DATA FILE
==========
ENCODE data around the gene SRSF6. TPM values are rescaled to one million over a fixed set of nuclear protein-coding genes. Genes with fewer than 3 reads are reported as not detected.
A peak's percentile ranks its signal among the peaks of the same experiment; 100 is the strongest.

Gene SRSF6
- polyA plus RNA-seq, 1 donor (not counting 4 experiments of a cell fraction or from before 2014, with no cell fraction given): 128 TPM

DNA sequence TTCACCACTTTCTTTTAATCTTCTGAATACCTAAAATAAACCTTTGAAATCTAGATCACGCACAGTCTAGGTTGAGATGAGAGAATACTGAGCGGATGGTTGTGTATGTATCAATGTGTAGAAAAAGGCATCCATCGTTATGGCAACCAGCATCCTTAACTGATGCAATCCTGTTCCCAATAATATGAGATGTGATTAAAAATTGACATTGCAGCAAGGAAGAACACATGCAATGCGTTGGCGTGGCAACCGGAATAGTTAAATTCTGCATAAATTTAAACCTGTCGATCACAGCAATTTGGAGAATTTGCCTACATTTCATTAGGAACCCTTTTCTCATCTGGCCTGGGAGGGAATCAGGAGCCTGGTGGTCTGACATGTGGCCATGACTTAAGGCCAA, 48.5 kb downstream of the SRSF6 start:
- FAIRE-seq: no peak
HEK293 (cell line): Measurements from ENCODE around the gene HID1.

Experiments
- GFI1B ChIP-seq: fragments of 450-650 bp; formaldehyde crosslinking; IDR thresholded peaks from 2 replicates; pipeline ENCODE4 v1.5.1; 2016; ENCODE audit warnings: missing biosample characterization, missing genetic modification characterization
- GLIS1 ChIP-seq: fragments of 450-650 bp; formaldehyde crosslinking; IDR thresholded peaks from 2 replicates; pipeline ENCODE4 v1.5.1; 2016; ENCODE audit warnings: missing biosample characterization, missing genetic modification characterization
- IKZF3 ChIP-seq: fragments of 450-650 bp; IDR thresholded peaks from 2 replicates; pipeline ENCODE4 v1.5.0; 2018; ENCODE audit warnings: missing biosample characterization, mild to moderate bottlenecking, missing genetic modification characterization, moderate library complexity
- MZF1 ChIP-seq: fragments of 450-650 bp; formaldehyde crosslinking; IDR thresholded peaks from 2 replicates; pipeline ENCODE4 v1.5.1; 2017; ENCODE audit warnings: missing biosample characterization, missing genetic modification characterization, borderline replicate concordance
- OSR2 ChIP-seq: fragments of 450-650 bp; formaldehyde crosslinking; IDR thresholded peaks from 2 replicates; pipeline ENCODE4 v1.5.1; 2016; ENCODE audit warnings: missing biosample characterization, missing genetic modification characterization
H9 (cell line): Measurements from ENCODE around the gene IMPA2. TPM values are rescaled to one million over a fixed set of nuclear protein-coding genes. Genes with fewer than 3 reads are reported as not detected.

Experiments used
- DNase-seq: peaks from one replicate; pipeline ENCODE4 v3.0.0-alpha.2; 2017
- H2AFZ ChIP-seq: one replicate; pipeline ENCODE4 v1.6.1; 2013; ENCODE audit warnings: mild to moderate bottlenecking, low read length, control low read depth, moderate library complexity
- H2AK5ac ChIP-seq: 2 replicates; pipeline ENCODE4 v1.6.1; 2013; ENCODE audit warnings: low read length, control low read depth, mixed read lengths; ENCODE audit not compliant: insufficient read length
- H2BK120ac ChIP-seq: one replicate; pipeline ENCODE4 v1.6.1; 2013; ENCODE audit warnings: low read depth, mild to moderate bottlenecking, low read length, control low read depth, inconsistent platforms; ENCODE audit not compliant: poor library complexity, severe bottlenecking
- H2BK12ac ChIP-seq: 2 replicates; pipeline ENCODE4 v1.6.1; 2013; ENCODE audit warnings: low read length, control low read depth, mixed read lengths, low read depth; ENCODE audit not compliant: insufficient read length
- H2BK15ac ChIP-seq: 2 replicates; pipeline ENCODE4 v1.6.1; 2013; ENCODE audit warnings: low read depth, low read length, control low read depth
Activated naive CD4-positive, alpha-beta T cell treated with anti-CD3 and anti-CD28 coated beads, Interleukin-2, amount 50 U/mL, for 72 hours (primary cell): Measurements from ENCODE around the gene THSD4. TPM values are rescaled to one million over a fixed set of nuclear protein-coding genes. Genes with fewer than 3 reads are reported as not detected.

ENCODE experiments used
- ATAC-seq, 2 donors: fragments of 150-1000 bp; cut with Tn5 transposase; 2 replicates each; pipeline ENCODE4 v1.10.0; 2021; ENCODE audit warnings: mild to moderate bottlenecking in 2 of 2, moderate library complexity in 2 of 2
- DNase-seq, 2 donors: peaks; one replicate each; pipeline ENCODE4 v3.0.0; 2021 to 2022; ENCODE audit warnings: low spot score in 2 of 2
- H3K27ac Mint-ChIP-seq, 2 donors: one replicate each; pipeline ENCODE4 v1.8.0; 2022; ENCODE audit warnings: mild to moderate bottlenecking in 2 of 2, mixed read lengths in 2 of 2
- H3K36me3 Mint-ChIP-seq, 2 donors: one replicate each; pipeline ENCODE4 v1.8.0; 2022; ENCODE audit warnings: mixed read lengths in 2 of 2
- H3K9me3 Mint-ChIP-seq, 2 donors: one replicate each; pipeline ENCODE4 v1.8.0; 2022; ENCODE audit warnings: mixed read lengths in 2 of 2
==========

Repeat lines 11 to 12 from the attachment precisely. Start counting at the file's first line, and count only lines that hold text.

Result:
- IKZF3 ChIP-seq: fragments of 450-650 bp; IDR thresholded peaks from 2 replicates; pipeline ENCODE4 v1.5.0; 2018; ENCODE audit warnings: missing biosample characterization, mild to moderate bottlenecking, missing genetic modification characterization, moderate library complexity
- MZF1 ChIP-seq: fragments of 450-650 bp; formaldehyde crosslinking; IDR thresholded peaks from 2 replicates; pipeline ENCODE4 v1.5.1; 2017; ENCODE audit warnings: missing biosample characterization, missing genetic modification characterization, borderline replicate concordance